Reihan Salam cites Luis Zingales’s suggestion that Romney run as a “pro-market populist.” Romney could run as a businessman for greater fairness and broadly rising living standards and against entrenched business interests that have allied with the government. It is a good idea in principle, but even if Romney picks up such an argument, I doubt he will press it for very long. Just the same, I think a message of “pro-market populism” would serve the GOP (and the country) well in the medium-term.
I think that the biggest political difficulty with “pro-market populism” is that even many people who might be unhappy with the current situation still have a lot to lose. The entrenched interests seem big, but they are even bigger than they look. Many people dislike rising health care premiums. Our current method system of “health insurance” that amounts to pre-payment of medical costs, lack of price transparency, and limits to entry of new health care providers increases costs to the general public. So health care is the ideal place for some “pro-market populism” right? Not so fast. Our current system likely contributes to above market wages for those who work for entrenched medical providers. That’s a pretty big interest group and one that is pretty popular to boot. But it doesn’t stop there. Our current system might leave people unhappy about rising health care costs, but tens of millions of Americans are happy with the quality and security of care they get from their employer-provided health care plans. A pro-market populism that seems to pose a near-term threat to employer-provided care will face broad-based resistance – including among its intended beneficiaries.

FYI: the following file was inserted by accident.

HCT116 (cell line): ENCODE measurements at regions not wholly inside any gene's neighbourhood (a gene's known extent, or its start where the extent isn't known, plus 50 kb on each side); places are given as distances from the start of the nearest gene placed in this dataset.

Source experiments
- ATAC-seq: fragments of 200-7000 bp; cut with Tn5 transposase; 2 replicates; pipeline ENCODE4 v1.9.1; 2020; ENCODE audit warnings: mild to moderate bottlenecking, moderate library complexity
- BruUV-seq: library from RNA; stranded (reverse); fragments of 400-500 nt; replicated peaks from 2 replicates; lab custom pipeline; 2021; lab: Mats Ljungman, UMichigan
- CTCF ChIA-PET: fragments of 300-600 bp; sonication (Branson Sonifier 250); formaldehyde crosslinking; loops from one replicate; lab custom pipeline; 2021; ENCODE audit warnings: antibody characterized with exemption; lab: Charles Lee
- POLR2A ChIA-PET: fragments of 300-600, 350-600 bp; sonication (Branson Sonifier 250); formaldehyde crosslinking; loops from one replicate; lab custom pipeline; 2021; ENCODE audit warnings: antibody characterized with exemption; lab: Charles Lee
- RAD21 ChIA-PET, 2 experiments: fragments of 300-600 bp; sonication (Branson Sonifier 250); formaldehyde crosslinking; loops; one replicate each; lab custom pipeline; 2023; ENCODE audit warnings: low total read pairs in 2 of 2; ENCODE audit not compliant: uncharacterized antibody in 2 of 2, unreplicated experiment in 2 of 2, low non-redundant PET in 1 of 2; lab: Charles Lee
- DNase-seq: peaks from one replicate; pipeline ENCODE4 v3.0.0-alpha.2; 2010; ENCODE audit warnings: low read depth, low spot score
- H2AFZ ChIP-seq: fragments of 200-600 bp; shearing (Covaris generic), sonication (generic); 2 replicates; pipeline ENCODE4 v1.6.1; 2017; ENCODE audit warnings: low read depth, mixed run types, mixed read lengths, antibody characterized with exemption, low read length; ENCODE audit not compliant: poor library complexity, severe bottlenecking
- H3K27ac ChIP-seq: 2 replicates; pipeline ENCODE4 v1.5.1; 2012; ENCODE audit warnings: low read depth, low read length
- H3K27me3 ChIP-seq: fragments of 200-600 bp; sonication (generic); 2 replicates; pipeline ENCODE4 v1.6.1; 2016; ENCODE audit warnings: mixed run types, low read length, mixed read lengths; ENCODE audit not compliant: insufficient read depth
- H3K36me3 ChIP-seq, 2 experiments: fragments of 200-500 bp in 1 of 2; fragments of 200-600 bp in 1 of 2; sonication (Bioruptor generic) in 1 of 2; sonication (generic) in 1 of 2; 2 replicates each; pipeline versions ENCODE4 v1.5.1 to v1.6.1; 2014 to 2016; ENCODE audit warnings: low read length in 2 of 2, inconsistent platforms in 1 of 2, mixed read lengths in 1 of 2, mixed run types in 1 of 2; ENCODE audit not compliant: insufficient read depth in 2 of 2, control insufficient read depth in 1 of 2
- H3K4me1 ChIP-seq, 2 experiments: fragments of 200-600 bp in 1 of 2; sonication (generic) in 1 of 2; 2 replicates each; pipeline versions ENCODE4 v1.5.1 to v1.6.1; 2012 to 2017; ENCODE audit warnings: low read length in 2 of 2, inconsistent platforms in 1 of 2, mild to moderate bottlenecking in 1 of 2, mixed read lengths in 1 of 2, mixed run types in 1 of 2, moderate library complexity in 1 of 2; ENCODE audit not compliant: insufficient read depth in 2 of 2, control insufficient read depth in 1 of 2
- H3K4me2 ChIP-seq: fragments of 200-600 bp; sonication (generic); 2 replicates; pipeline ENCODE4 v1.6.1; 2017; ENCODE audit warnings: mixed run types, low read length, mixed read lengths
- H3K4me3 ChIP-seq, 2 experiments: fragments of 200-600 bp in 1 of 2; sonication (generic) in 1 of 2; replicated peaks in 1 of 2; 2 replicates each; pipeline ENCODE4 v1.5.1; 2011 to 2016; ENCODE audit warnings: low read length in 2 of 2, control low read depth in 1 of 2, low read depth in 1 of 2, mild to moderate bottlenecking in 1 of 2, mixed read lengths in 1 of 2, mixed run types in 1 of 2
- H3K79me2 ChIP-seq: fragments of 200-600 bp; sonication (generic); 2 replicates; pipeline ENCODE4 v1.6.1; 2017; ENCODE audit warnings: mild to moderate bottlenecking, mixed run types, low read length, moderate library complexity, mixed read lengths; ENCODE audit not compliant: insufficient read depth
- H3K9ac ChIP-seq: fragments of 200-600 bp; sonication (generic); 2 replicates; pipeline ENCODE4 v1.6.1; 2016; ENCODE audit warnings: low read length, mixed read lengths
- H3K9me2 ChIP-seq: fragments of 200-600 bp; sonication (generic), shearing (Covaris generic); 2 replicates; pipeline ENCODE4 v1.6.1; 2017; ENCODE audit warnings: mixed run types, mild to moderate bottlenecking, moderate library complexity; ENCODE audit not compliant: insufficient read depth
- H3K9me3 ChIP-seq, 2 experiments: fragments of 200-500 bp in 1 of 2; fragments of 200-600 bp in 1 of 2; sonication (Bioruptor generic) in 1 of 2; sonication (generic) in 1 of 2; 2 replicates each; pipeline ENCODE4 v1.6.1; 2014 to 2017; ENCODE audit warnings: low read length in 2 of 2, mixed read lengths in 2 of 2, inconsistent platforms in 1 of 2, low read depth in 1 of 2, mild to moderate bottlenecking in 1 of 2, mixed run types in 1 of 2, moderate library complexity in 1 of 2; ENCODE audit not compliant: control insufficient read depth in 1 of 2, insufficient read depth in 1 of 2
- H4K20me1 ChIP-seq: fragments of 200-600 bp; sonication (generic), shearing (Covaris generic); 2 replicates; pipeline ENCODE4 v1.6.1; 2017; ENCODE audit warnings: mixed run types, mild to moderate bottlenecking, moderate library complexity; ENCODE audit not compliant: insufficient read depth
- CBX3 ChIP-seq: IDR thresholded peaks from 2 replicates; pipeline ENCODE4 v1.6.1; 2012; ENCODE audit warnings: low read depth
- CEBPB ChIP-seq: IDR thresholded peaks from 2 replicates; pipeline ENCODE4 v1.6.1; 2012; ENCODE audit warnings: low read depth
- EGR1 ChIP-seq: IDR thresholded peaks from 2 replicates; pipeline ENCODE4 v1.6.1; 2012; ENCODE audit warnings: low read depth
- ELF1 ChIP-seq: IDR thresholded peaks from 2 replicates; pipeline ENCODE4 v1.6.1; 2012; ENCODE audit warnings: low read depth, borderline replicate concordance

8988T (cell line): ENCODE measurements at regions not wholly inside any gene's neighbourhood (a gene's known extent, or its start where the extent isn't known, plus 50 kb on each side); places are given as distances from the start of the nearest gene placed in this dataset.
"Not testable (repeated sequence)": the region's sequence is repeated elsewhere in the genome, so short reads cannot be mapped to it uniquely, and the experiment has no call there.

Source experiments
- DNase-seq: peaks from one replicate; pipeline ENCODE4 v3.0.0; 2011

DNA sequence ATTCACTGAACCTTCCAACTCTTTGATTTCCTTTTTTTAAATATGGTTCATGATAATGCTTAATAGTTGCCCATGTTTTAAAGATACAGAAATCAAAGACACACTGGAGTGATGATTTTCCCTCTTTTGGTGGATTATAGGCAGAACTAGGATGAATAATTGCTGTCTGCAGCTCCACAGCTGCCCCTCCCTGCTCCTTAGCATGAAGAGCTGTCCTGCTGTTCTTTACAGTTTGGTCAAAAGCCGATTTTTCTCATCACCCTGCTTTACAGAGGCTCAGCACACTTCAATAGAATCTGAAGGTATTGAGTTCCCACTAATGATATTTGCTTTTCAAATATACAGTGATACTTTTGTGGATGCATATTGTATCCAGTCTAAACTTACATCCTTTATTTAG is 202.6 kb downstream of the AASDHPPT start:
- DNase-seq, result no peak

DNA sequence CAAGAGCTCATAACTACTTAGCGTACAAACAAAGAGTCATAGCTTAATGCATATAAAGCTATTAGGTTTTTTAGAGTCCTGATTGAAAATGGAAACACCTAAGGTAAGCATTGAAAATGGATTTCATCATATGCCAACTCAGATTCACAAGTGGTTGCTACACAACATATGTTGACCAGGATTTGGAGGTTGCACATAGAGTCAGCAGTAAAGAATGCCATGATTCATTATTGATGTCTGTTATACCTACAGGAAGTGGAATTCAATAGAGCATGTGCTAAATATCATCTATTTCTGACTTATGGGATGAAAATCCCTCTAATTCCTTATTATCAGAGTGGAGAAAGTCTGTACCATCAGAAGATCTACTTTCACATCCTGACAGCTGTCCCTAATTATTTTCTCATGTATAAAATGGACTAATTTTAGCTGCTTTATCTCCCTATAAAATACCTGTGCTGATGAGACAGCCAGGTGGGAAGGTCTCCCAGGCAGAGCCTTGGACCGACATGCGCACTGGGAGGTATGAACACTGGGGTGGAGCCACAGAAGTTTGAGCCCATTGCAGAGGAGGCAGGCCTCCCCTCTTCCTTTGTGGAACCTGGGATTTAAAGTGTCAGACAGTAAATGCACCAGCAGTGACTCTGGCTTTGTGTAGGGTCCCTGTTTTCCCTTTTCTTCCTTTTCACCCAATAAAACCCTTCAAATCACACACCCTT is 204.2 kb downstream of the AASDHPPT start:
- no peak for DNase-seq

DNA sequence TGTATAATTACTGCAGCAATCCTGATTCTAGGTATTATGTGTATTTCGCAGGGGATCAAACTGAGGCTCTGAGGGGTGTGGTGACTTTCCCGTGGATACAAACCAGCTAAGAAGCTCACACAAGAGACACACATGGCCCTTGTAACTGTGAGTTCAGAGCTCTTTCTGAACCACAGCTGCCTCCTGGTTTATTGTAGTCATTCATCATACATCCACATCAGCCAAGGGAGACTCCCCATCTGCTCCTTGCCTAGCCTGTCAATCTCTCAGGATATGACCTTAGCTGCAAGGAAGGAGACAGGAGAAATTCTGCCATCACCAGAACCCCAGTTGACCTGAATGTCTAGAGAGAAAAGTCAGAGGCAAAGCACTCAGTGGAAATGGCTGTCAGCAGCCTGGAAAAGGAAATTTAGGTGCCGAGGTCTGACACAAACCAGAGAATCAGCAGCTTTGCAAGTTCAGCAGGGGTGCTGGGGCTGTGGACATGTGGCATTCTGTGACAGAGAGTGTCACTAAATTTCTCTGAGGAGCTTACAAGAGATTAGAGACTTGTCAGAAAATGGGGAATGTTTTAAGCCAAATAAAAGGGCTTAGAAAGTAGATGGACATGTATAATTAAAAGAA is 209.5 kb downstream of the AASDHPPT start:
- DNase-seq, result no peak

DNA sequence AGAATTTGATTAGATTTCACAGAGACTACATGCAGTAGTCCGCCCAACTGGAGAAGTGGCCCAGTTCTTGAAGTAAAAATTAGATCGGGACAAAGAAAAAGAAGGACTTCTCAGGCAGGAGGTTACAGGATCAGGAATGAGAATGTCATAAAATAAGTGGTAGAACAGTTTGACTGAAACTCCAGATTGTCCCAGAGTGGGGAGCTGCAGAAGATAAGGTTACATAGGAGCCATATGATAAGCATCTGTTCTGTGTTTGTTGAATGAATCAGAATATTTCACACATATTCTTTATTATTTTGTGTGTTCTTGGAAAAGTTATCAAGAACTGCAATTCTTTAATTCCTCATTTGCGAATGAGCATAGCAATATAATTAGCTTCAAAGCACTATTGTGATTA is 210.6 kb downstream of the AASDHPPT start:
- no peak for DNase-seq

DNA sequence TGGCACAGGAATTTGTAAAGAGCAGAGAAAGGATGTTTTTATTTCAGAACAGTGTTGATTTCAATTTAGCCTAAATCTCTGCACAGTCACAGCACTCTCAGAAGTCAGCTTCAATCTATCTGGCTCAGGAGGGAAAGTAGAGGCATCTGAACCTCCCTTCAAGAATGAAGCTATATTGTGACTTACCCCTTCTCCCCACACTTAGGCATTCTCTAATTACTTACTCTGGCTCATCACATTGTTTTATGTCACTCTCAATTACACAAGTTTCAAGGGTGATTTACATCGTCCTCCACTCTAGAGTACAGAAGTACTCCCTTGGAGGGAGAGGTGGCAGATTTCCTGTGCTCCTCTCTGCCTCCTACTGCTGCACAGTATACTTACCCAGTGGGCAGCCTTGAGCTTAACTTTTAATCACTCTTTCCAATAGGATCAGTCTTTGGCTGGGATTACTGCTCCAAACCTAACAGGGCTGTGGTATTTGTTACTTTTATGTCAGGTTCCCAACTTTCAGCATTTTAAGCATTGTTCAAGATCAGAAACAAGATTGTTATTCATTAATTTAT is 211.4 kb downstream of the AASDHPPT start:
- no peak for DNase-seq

This isn’t a counsel of despair, but it does give some idea of the complications and difficulties of focusing on a pro-market populism that tries to turn health care recipients into cost-conscious consumers and tries to open the door to cheaper, more productive medical providers. In 2012, the kind of candidate that would seriously pursue such a strategy would be one that really believed it was urgently good policy. Pro-market populism isn’t (yet) a political strategy of expediency. But it might become one in the near future. More tomorrow.